Roman Catholic church and he worked to get computers to the parish at a
    time that such technology in the hands of a non-governmental entity was
    viewed suspiciously.

    Huddleston was succeeded as head of mission by James Cason, who enraged
    Fidel Castro by meeting with government opponents at a dissident’s home
    in 2003. Seventy-five dissidents were arrested several weeks later.

    Negotiations to free USAID contractor Alan Gross were under way for
    months before DeLaurentis returned to Havana as head of mission last
    August. Presidents Barack Obama and Raul Castro of Cuba announced a deal
    on Dec. 17 to free Gross and three Cuban prisoners in the United States
    and to work toward renewing diplomatic relations.

    The tall, lanky DeLaurentis is a distinctive figure around Havana,
    dressed in a long-sleeve shirt and tie for meetings with other foreign
    diplomats, business people and Cubans he has known for years.

    As in his earlier stints, DeLaurentis “gets out of the building and
    talks with people,” said Philip Peters, a Cuba analyst who travels to
    the island regularly. “He knows the country very, very well.”

    True to form, DeLaurentis declined to speak on the record because of the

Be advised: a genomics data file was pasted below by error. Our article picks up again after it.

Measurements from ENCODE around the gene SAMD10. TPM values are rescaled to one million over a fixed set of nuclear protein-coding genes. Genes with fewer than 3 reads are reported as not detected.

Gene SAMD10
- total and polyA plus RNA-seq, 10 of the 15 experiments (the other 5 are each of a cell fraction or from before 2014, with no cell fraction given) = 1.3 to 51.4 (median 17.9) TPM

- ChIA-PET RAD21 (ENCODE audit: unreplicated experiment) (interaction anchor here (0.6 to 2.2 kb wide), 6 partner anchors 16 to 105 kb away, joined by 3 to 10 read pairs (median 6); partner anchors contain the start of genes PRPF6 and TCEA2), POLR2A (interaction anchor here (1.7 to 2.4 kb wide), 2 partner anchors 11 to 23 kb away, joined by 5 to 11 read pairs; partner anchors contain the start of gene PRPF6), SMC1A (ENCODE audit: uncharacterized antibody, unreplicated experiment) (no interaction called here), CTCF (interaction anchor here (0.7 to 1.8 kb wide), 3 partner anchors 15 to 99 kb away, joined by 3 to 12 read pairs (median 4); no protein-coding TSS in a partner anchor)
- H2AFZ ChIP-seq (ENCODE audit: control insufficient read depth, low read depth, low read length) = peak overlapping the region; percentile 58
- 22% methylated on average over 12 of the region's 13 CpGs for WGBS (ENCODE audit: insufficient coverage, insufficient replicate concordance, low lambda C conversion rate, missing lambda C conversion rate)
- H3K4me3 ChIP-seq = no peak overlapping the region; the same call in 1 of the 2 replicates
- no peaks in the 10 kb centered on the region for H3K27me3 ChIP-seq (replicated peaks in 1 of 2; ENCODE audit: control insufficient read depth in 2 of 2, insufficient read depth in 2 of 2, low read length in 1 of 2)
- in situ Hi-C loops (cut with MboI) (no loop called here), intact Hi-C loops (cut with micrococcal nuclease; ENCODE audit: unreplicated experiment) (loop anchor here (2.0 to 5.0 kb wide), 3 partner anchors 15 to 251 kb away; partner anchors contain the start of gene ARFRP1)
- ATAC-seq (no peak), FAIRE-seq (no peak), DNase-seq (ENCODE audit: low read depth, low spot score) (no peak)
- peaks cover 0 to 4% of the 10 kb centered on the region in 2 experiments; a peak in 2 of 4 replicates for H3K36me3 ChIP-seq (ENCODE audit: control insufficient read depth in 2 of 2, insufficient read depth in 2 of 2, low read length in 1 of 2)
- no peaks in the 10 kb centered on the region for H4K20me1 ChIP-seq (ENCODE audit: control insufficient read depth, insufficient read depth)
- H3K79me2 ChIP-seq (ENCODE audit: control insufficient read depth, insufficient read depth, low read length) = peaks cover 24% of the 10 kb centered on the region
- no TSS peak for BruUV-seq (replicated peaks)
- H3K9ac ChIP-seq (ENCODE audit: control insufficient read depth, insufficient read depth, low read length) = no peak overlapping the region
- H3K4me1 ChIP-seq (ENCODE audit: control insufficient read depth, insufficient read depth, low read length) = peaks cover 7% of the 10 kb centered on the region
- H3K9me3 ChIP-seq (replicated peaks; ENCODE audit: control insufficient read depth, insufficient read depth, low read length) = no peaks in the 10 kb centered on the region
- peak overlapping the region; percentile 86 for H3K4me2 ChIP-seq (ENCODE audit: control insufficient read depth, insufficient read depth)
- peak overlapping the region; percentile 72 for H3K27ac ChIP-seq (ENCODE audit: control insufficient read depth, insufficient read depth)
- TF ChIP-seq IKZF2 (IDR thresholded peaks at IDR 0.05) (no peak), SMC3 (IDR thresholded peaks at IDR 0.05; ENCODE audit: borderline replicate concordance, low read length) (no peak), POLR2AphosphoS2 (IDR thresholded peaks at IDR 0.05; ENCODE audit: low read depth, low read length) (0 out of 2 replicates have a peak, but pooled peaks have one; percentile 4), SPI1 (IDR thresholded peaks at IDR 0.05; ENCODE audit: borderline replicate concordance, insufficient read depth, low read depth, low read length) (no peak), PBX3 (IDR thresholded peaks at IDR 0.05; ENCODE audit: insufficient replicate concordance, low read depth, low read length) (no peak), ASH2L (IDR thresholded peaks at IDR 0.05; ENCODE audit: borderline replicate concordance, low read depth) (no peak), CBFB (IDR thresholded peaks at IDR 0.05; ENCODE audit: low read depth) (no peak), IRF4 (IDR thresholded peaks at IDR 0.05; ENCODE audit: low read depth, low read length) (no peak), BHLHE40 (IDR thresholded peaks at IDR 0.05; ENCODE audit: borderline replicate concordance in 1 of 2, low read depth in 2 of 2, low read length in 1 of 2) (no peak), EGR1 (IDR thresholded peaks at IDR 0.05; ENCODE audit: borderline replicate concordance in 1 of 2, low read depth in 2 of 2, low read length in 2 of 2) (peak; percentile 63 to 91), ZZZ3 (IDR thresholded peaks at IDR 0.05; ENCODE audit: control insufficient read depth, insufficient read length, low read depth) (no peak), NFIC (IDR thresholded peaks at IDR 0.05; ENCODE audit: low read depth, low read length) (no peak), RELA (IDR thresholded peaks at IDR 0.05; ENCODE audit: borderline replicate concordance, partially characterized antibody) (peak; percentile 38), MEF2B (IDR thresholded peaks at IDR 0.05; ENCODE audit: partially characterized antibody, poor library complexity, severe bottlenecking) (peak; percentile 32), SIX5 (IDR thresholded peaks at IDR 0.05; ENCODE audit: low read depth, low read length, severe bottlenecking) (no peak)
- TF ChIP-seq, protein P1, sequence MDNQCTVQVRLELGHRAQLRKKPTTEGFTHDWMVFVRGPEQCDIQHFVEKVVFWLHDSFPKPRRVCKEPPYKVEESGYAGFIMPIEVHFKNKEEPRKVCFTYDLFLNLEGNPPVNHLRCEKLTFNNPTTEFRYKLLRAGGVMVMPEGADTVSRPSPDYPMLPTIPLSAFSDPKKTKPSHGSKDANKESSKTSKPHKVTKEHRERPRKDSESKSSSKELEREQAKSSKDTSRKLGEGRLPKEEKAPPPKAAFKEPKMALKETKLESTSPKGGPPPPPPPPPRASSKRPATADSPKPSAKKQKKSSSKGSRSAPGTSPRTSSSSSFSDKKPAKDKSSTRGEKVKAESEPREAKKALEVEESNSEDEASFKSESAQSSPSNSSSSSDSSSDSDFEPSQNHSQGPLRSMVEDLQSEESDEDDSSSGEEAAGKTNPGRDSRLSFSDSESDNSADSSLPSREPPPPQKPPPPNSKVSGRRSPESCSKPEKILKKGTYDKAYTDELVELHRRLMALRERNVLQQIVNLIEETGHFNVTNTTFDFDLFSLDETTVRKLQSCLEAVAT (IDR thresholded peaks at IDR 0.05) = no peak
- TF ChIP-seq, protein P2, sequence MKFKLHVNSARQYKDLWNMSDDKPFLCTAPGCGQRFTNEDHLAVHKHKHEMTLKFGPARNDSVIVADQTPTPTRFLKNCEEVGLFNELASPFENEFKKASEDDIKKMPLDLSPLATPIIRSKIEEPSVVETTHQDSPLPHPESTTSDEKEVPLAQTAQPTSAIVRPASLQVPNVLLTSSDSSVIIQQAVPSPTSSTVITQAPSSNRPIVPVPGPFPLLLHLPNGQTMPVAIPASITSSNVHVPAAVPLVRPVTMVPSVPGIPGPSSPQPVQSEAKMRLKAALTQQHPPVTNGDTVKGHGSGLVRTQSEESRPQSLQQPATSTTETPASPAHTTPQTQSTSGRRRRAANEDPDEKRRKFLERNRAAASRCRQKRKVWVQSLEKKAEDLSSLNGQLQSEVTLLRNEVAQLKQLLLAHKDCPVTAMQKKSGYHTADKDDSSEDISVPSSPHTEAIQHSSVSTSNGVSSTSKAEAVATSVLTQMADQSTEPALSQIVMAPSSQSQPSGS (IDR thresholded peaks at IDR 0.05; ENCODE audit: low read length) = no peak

U.S.-Cuba negotiations. He has spoken very little with major media since
    Dec. 17. He told CBS’s “60 Minutes” that a new U.S. exception to the
    trade embargo would allow exchange of Internet technology that could be
    a “game changer down the line” by connecting Cuba to the world and
    “lighting up the island.”

    DeLaurentis is a graduate of the Georgetown University’s School of
    Foreign Service and Columbia University’s Graduate School of
    International and Public Affairs. He was a senior official at the
    Council on Foreign Relations in New York before joining the U.S. State
    Department and has worked at the U.S. mission to the United Nations in
    Geneva, the U.S. Embassy in Bogota, Colombia, and in Washington,
    including as deputy assistant secretary of state for Western Hemisphere
    affairs.

    Most recently, DeLaurentis was a deputy to U.S. Ambassador Samantha
    Power at the United Nations, where a former colleague said he was known
    as “the person who turned on the lights in the morning and was the last
    to leave at night.”

    DeLaurentis’ online presence is minimal, mostly written texts of
    addresses to the U.N. Security Council. In one rare speech carried by
    YouTube, the graying diplomat with dark-rimmed glasses told students at
    a 2013 International Model U.N. Conference that international diplomacy
    “can be frustrating, even maddening.”

    He didn’t elaborate on the challenges of being a diplomat in Cuba, which
    has not had formal diplomatic relations with the U.S. since 1961.

    “He’s trying to rebuild a relationship that has been in shambles for 55
    years,” Dutch Ambassador Norbert Braakhuis said.

    The United States needs “someone who is very cautious – but also very
    knowledgeable and with well above average insights,” Braakhuis said.
    DeLaurentis, he added, is “clearly the right person at the right time
    and place.”